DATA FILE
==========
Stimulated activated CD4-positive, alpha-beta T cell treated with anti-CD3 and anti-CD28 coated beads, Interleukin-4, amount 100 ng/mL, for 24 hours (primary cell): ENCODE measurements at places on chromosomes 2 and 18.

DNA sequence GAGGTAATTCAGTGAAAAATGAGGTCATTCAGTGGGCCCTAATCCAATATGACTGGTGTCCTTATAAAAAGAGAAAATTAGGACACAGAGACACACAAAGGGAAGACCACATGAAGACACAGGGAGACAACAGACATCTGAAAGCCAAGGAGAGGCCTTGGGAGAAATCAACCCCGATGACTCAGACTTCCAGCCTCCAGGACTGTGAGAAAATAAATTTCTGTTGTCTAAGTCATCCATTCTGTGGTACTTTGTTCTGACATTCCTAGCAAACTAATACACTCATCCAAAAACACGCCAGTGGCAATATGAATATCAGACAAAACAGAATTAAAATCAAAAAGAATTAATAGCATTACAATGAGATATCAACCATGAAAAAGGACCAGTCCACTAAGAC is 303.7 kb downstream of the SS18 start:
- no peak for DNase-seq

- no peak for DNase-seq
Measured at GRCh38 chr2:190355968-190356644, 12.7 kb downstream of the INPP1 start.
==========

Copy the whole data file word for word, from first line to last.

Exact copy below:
Stimulated activated CD4-positive, alpha-beta T cell treated with anti-CD3 and anti-CD28 coated beads, Interleukin-4, amount 100 ng/mL, for 24 hours (primary cell): ENCODE measurements at places on chromosomes 2 and 18.

DNA sequence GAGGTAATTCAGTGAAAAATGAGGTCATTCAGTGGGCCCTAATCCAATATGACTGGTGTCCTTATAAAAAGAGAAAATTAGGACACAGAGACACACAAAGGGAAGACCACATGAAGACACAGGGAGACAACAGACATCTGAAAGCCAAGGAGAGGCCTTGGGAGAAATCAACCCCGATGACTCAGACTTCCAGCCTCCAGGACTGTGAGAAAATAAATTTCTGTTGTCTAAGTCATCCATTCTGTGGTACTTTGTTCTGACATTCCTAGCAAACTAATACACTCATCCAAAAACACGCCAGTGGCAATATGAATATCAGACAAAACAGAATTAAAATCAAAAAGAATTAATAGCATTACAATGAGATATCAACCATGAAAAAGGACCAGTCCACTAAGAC is 303.7 kb downstream of the SS18 start:
- no peak for DNase-seq

- no peak for DNase-seq
Measured at GRCh38 chr2:190355968-190356644, 12.7 kb downstream of the INPP1 start.